Girls’ schools encourage fathers to take ‘unconscious bias’ test to mark the first National Dads4Daughters Day
Fathers working at some of the UK’s largest organisations are being asked to take an unconscious bias test as part of a nationwide drive to eradicate gender inequality in the workplace.
This Wednesday, March 15, sees the first National Dads4Daughters Day, when fathers across the country are being asked to take the test and pledge their commitment to greater equality in the workplace for current and future generations of daughters.
UBS, Aviva, Ernst & Young, Spencer Stuart and Accenture are among the City firms which are calling on fathers to back the campaign, which the Girls’ Schools Association (GSA) is promoting with the support of 50 schools up and down the country.
As part of the campaign, GSA schools have undertaken an alumnae survey which shows that:
- 71% of alumnae have experienced or witnessed gender inequality in the workplace
- 75% believe men could do more to support women in the workplace
- 73% believe pay inequality is the most important issue facing women in the workplace
- 65% say women might not challenge workplace culture for fear it may impact their promotion prospects
To mark the day, the supporting businesses, as well as the City of London Corporation, which represents the Square Mile, are hosting discussions and debates with their staff about how they can tackle gender bias in the workplace, as well as encouraging fathers to take the unconscious bias test. Schools are also hosting talks from alumnae and fathers whose daughters are currently in school.
Launched last year by St Paul’s Girls’ School and inspired by the United Nation’s HeForShe initiative, Dads4Daughters aims to enlist fathers in the achievement of full gender equality in the workplace. It is based on the firm belief that fathers, not just mothers, are in a strong position to effect change.
The growing campaign hopes that as many organisations as possible will celebrate the day by asking all fathers to consider whether their workplace is somewhere they would be happy for their daughter to work.
Some of the individual comments from the women surveyed include:
“What has surprised me is how subtle and innocuous it [gender bias] can be – you sometimes don’t even notice it until all those small moments of difference build up. Only then do you realise the chasm between you and the people you are supposed to be on an equal level to.”
“[I can’t believe] that in 2017 we are even still having this discussion! That grown men, many with wives and daughters, still exhibit sexist attitudes. That people are still sometimes surprised when I say I have an engineering degree.”
“Pay inequality is still an issue nearly 50 years after the equal pay act.”
“The stereotypical idea that women are not as good leaders as men remains in some areas.”
“It seems to be accepted that once you have a family that seems the end of being able to progress up the career ladder. It is very difficult, once you go part time, to develop, which leads to stagnation.”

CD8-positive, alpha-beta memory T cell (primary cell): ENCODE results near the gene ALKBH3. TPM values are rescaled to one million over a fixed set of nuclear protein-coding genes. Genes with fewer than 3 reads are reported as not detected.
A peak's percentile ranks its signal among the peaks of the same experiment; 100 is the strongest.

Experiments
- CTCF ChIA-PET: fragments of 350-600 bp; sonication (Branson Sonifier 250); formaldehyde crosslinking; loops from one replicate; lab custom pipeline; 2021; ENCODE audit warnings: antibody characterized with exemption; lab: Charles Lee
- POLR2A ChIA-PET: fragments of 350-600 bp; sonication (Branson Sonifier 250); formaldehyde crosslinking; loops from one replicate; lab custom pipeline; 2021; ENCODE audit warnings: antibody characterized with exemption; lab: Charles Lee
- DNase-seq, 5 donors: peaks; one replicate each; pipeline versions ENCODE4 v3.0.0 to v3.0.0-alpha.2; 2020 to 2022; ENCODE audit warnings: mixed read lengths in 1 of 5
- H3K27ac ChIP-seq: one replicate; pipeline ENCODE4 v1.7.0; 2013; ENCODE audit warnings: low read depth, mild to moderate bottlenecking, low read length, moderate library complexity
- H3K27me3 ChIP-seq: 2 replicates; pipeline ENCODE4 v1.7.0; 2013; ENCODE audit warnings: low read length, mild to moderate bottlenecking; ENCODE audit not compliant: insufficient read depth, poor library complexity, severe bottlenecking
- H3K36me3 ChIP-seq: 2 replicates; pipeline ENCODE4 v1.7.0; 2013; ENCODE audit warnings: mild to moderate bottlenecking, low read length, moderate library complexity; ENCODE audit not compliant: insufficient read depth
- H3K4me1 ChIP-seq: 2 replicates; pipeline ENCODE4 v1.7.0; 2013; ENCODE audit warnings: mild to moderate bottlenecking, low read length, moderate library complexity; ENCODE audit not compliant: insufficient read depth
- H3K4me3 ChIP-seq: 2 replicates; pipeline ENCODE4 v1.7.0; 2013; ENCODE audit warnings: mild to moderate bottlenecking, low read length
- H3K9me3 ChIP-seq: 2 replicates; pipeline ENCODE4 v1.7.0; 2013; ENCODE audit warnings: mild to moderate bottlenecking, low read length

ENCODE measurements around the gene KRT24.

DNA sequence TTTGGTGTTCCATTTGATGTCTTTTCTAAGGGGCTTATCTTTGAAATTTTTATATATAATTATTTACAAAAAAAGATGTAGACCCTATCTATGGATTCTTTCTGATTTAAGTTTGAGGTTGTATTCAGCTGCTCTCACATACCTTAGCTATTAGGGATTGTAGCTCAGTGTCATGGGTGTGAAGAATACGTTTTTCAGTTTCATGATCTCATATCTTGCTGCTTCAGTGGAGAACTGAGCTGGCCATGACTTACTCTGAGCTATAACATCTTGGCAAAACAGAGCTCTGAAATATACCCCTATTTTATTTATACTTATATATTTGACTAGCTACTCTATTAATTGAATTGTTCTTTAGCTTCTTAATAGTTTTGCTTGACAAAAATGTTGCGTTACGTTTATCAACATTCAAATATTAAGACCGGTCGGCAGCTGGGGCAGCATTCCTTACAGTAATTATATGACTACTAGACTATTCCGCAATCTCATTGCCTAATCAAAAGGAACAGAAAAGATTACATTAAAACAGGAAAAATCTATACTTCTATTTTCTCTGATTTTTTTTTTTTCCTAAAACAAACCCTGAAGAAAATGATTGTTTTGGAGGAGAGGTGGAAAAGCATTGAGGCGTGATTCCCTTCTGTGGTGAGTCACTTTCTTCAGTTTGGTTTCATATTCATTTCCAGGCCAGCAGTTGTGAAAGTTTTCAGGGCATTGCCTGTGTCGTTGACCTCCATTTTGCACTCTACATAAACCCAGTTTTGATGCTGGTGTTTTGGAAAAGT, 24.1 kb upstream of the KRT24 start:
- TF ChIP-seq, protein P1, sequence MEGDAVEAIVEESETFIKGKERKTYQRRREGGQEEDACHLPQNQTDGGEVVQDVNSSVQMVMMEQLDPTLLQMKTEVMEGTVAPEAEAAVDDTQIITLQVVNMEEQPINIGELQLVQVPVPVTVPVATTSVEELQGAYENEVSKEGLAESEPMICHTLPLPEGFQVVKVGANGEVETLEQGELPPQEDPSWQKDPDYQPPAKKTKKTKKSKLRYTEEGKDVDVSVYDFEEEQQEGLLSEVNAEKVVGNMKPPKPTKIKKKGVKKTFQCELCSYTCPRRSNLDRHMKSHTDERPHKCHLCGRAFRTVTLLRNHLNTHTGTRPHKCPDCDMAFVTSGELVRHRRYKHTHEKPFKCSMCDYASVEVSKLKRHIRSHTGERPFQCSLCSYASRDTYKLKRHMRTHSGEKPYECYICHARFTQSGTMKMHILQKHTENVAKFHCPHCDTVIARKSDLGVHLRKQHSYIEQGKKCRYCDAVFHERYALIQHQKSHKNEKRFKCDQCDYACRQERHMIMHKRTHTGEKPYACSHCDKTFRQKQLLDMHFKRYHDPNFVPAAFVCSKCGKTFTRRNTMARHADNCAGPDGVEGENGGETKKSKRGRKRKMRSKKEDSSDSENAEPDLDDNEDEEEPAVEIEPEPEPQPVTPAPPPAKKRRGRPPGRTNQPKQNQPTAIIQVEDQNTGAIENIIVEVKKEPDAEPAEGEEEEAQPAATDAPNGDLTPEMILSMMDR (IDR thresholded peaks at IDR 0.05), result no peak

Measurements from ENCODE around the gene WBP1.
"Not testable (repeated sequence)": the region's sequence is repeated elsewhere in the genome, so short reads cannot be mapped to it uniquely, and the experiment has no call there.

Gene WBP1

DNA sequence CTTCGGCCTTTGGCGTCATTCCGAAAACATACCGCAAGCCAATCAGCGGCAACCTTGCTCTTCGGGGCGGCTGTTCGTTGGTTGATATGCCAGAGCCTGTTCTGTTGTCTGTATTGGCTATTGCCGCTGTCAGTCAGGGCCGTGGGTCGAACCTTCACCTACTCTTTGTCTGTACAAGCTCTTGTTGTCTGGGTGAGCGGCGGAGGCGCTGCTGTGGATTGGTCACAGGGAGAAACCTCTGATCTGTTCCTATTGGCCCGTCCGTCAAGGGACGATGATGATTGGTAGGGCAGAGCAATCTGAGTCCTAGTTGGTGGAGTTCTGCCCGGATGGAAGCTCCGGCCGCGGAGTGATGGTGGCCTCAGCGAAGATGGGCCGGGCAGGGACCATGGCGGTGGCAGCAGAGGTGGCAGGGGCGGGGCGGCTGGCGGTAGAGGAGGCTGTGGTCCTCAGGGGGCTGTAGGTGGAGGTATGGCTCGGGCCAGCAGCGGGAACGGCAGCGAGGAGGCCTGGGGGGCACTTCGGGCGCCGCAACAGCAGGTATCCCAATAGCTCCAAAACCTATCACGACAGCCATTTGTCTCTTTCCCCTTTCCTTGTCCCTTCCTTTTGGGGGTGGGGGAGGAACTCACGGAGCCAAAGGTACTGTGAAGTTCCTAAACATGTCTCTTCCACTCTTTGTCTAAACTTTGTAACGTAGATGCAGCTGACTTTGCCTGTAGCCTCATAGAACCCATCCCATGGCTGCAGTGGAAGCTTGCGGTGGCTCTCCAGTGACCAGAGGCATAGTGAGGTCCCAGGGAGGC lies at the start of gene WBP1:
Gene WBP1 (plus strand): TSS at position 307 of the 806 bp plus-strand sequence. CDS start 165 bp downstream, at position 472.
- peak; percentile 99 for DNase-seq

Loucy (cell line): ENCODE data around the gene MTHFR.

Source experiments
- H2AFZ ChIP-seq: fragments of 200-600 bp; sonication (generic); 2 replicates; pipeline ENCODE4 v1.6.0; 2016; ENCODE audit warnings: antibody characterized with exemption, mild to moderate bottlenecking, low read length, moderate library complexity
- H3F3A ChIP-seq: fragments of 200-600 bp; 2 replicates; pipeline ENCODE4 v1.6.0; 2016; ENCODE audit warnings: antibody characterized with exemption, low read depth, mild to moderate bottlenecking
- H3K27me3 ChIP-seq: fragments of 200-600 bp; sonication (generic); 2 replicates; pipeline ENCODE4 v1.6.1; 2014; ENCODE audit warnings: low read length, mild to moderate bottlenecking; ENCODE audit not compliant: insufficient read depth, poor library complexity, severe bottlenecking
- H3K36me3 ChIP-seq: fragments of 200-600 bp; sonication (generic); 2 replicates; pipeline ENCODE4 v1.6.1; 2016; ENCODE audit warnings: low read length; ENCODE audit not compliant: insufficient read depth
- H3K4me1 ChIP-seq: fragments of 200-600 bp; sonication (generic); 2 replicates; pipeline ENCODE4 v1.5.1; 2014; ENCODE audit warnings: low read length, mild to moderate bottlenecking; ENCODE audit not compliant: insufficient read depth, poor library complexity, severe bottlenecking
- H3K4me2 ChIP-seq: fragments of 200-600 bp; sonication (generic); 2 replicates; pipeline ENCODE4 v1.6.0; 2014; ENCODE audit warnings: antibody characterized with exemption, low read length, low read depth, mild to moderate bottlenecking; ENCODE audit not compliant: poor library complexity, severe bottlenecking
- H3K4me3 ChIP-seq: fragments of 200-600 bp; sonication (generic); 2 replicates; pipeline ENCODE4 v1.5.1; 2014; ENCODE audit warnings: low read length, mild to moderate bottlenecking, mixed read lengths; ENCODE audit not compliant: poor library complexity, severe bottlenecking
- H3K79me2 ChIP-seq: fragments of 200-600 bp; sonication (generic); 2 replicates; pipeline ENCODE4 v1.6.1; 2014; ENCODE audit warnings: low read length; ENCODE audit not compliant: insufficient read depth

Charlotte Avery, President of the Girls’ Schools Association, said:
“Gender bias happens for all sorts of reasons, in all sorts of circumstances, and affects the lives and outlooks of men and women. It can begin in the home, or in the books you read or the TV you watch, and can continue into the workplace. Sometimes this is overt; sometimes it can be extremely subtle. Either way, it can cause significant damage to the confidence, and career choices, of young women.
“Hidden bias is especially difficult for women to challenge because often those who display it are completely unaware they are doing so. We hope this test will help men and women to become more aware of any bias they may possess, the negative impact their beliefs can have, and to pinpoint the ways that they can begin to turn around gender bias in their own workplace.”
Clarissa Farr, the High Mistress at St Paul’s Girls’ School, said:
“The Dads4Daughters initiative is based firmly on the belief that everyone – both men and women – are responsible for the achievement of gender equality in the workplace. We are urging men across the country, from all walks of life, to hold their organisations to account and question whether they would be happy for their own daughter to work there.
“When men become fathers of daughters, many report that their perspective on gender equality dramatically changes. They also become acutely aware of the challenges of achieving work-life balance both for themselves and the women around them. We hope that with the help of fathers, women will enjoy workplaces free from bias, pay inequality and glass ceilings.”
Will McDonald, Chair of the Fatherhood Institute and Group Public Policy and Corporate Responsibility Director at Aviva, said:
“I want my kids to grow up in a world where the limits to what they achieve are not set down by what gender they are. But to see real change, we need to harness the power of dads at work. After all, dads don’t stop being dads when they walk through the office door.
“Research shows that girls whose fathers are actively and positively involved throughout childhood do better at school, get higher pay, more demanding jobs, form happier relationships, have better mental health and are better at dealing with stress. So being an actively involved dad is a vital first step for fathers who want to support greater equality in the workplace.
“Dads4Daughters Day is a great opportunity for fathers to make themselves visible at work – to show how important being a dad is to them, and help their organisations think about what changes are needed to bring about greater gender equality – for today’s working dads and mums, and those of the future.”
[Pictured above: David Bickerton with daughter Connie who attends St Mary’s School in Cambridge. Mr Bickerton is the London Managing Partner of international law firm Clifford Chance.]